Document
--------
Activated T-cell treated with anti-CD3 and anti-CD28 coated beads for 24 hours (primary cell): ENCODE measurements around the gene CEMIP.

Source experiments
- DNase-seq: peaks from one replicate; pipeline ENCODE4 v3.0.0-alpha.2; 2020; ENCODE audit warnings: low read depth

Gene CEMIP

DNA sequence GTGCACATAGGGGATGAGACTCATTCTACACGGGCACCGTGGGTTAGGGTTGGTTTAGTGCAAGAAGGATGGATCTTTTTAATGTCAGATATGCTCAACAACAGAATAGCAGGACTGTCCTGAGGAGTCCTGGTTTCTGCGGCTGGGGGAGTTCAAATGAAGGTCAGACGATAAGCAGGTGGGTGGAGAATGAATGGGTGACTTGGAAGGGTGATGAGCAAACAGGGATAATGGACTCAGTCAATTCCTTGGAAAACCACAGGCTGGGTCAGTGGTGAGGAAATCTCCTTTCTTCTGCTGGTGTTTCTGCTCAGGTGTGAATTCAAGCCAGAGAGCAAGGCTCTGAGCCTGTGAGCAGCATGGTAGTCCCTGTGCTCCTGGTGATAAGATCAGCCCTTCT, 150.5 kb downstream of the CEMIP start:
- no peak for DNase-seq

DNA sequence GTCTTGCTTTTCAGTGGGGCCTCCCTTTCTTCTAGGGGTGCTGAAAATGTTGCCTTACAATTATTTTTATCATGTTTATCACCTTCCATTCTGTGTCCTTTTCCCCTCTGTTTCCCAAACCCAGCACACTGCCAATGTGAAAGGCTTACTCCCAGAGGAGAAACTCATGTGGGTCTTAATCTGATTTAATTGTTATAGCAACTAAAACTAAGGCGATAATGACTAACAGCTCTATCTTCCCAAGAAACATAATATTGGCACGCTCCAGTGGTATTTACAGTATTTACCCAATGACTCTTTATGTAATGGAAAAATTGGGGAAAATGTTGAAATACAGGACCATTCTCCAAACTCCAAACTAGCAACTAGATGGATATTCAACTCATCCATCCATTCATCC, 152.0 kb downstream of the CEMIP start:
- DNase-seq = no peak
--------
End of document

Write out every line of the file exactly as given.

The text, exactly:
Activated T-cell treated with anti-CD3 and anti-CD28 coated beads for 24 hours (primary cell): ENCODE measurements around the gene CEMIP.

Source experiments
- DNase-seq: peaks from one replicate; pipeline ENCODE4 v3.0.0-alpha.2; 2020; ENCODE audit warnings: low read depth

Gene CEMIP

DNA sequence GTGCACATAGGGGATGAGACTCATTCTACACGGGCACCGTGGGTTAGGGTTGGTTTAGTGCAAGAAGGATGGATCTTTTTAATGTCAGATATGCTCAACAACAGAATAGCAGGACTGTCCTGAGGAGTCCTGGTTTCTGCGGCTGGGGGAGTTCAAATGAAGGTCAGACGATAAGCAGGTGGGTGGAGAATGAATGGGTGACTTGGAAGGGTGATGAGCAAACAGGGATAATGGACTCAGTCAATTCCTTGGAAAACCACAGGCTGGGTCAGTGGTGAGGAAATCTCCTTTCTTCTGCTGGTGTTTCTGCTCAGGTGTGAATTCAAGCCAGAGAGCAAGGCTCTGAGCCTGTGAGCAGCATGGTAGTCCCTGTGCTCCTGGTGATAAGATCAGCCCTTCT, 150.5 kb downstream of the CEMIP start:
- no peak for DNase-seq

DNA sequence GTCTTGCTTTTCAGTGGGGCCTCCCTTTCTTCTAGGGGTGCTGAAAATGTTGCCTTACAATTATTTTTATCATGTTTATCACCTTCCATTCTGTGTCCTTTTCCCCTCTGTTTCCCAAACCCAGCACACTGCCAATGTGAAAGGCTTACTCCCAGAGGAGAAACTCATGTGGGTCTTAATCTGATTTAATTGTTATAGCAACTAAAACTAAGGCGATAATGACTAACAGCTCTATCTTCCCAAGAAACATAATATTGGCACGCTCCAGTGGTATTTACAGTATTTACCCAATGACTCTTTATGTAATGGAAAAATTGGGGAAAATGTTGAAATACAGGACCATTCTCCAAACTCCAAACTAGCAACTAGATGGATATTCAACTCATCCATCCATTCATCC, 152.0 kb downstream of the CEMIP start:
- DNase-seq = no peak